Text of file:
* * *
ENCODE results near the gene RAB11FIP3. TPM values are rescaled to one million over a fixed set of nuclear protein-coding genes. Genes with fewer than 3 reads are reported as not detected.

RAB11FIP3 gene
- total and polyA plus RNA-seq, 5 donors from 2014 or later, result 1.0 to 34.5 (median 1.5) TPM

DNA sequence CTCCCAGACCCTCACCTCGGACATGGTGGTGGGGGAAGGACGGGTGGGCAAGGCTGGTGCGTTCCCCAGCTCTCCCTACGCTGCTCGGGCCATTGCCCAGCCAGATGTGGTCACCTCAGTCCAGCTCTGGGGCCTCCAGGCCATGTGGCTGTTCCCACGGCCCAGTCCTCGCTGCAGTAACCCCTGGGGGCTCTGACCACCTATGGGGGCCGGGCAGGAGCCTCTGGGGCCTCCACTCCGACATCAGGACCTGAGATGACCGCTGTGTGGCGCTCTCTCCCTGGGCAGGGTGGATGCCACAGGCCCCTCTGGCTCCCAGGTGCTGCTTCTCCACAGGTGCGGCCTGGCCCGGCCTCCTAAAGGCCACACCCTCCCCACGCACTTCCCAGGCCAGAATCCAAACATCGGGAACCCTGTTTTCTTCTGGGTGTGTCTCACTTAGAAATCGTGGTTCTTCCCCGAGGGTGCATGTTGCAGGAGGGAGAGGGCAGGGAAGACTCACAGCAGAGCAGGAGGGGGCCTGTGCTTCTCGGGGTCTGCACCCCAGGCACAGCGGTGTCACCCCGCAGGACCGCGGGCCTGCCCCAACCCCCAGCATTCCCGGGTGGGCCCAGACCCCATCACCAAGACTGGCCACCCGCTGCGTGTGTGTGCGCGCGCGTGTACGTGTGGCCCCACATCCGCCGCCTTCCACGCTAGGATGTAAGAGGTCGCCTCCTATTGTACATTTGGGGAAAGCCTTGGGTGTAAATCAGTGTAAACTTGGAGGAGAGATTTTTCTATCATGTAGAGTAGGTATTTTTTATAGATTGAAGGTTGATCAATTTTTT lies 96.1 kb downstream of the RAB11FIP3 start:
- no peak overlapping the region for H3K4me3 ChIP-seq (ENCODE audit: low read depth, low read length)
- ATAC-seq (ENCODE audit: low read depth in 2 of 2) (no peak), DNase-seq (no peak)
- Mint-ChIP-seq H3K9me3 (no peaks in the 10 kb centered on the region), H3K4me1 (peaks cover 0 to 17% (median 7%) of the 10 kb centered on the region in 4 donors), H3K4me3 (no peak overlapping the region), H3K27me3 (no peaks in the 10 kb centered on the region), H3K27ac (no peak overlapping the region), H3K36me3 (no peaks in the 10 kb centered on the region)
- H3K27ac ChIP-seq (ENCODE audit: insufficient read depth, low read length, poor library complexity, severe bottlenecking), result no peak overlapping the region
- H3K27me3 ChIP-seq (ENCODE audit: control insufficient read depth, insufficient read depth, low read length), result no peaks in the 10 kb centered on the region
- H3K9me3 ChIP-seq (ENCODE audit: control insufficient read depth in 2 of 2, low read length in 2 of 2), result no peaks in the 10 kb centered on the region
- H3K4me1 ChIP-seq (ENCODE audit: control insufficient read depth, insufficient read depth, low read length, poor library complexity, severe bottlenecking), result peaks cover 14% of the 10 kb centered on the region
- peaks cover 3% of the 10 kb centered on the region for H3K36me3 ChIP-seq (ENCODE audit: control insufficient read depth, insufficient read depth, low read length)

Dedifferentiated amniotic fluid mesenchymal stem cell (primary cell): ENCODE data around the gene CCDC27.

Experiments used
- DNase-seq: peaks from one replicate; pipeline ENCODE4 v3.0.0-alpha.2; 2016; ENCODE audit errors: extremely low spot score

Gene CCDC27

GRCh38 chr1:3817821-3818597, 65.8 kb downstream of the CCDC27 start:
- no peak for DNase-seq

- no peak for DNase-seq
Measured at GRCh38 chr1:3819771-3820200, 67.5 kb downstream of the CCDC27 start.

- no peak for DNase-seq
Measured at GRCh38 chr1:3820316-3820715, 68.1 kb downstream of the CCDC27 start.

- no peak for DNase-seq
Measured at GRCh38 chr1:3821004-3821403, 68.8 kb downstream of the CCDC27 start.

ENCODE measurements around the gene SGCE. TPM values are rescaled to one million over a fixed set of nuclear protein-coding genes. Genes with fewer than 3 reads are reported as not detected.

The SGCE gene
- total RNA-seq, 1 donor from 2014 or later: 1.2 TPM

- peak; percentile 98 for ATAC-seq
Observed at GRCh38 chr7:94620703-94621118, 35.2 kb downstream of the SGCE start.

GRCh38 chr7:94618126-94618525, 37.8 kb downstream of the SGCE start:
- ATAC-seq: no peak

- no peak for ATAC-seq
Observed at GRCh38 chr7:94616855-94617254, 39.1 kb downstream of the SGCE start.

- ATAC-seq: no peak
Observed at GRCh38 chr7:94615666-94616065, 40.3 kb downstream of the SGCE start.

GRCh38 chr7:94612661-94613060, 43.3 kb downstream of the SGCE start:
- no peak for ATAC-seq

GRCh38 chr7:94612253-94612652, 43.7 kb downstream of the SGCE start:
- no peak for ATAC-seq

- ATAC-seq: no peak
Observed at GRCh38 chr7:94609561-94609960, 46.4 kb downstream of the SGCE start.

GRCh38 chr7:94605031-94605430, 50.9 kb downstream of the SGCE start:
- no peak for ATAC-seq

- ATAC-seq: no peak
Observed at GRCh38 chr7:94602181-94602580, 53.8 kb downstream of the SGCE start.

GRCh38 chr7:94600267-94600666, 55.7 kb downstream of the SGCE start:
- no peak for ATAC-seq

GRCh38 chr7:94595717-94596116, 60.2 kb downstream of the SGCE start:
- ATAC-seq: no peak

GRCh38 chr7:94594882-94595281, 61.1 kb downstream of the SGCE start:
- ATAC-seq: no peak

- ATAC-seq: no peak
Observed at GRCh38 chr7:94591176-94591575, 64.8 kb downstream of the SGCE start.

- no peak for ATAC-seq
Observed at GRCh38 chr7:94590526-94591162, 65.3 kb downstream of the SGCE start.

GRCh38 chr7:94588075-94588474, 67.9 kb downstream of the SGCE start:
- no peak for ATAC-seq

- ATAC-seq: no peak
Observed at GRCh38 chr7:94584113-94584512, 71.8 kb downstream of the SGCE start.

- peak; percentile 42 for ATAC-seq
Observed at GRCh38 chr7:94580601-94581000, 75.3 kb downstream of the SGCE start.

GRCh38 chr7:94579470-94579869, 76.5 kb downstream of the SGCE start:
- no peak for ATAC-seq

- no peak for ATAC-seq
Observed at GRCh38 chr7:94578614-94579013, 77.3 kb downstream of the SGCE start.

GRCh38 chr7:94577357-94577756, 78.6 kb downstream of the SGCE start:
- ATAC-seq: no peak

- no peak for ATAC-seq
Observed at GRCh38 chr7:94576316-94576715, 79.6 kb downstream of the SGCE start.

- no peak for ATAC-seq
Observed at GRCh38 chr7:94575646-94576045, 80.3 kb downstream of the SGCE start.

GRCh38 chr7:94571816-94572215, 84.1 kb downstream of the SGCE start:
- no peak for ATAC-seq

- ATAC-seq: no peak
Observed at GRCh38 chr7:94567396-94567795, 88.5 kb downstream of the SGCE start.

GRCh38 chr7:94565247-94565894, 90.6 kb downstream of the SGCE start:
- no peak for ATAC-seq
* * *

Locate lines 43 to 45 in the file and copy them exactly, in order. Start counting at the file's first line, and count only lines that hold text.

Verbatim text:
- no peak for ATAC-seq

- ATAC-seq: no peak
Observed at GRCh38 chr7:94602181-94602580, 53.8 kb downstream of the SGCE start.